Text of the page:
Failure of Pathwise Integration for FV Processes

A non-pathwise stochastic integral of an FV Process
Figure 1: A non-pathwise stochastic integral of an FV Process

The motivation for developing a theory of stochastic integration is that many important processes — such as standard Brownian motion — have sample paths which are extraordinarily badly behaved. With probability one, the path of a Brownian motion is nowhere differentiable and has infinite variation over all nonempty time intervals. This rules out the application of the techniques of ordinary calculus. In particular, the Stieltjes integral can be applied with respect to integrators of finite variation, but fails to give a well-defined integral with respect to Brownian motion. The Ito stochastic integral was developed to overcome this difficulty, at the cost both of restricting the integrand to be an adapted process, and the loss of pathwise convergence in the dominated convergence theorem (convergence in probability holds intead).

However, as I demonstrate in this post, the stochastic integral represents a strict generalization of the pathwise Lebesgue-Stieltjes integral even for processes of finite variation. That is, if V has finite variation, then there can still be predictable integrands {\xi} such that the integral {\int\xi\,dV} is undefined as a Lebesgue-Stieltjes integral on the sample paths, but is well-defined in the Ito sense. The relevant result from the notes is the following. Recall that an FV process is a cadlag adapted process of finite variation over all bounded time intervals.

Lemma 1 Every FV process V is a semimartingale. Furthermore, let {\xi} be a predictable process satisfying

\displaystyle  \int_0^t\vert\xi\vert\,\vert dV\vert<\infty

almost surely, for each {t\ge 0}. Then, {\xi\in L^1(V)} and the stochastic integral {\int\xi\,dV} agrees with the Lebesgue-Stieltjes integral, with probability one.

The condition that {\int_0^t\vert\xi\vert\,\vert dV\vert} is finite is equivalent to {\xi} being V-integrable in the pathwise Lebesgue-Stieltjes sense. So Lemma 1 tells us that being pathwise V-integrable implies integrability in the Ito sense, and that the two definitions of the integral are in agreement. It is natural to ask about the converse: is being integrable in the stochastic sense sufficient to guarantee integrability as a pathwise Lebesgue-Stieltjes integral? The answer is, in general, no it isn’t. I give an example below of an FV process V and predictable {\xi} such that {\int_0^t\vert\xi\vert\,\vert dV\vert} is almost-surely infinite, so the pathwise integral does not exist, but for which {\xi} is V-integrable in the stochastic sense. The resulting integral {W_t=\int_0^t\xi\,dV} is then not an FV process. So, this example also demonstrates that stochastic integration does not preserve FV processes.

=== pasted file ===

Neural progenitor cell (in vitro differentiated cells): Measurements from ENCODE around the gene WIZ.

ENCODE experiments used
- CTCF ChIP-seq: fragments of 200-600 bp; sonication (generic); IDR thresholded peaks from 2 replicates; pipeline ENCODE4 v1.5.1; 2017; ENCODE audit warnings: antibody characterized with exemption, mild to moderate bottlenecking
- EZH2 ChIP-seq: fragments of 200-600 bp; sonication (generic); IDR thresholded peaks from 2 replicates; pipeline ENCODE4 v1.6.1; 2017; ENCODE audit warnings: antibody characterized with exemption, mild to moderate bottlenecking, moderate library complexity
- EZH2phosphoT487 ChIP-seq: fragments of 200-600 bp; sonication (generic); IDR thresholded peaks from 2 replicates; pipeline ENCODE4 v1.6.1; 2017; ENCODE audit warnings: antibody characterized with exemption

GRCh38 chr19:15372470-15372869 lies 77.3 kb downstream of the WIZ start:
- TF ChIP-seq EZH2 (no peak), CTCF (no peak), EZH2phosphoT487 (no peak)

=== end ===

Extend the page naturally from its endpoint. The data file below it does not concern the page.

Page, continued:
Before going ahead and constructing the example, it is worth noting that V must be a noncontinuous process. In fact, it can be shown that if V is a continuous FV process, then a predictable process {\xi} is V-integrable if and only if it is almost-surely Lebesgue-Stieltjes integrable. This simple result will be covered later in my stochastic calculus notes but, for now, I just state it here without any proof.

Let us now construct {V} to be a finite variation martingale. It will then have quadratic variation

\displaystyle  [V]_t=\sum_{s\le t}(\Delta V_s)^2

and, a sufficient condition for a predictable process {\xi} to be V-integrable is that

\displaystyle  \int_0^t\xi^2\,d[V]=\sum_{s\le t}\xi^2_s(\Delta V_s)^2

has finite expectation for each time t. Choose any infinite sequence {T_1,T_2,\ldots} of distinct times in the unit interval [0,1]. For example, {T_n=n/(n+1)} as in Figure 1. Also, choose a sequence of independent random variables {U_1,U_2,\ldots} defined on a (complete) probability space {(\Omega,\mathcal{F},{\mathbb P})}, each with {{\mathbb P}(U_n=1)={\mathbb P}(U_n=-1)=1/2}. The process V is then defined by the following absolutely convergent sum,

\displaystyle  V_t=\sum_{n=1}^\infty1_{\{T_n\le t\}}\frac{1}{n^2}U_n.

This is a cadlag pure jump process with {\Delta V_t=\sum_n1_{\{t=T_n\}}U_n} and variation {\int_0^1\,\vert dV\vert = \sum_n\frac{1}{n^2}<\infty}. Let {\{\mathcal{F}_t\}_{t\ge 0}} be its natural filtration. That is, {\mathcal{F}_t} is the sigma-algebra generated by the random variables {\{V_s\colon s\le t\}} and the {{\mathbb P}}-null sets. Then, {(\Omega,\mathcal{F},\{\mathcal{F}_t\}_{t\ge 0},{\mathbb P})} is a complete filtered probability space with respect to which V is an FV process. It is furthermore the case that V is a square integrable martingale. In fact, it has the independent increments property, so that {V_t-V_s} is independent of {\mathcal{F}_s} with zero mean, for {s\le t}.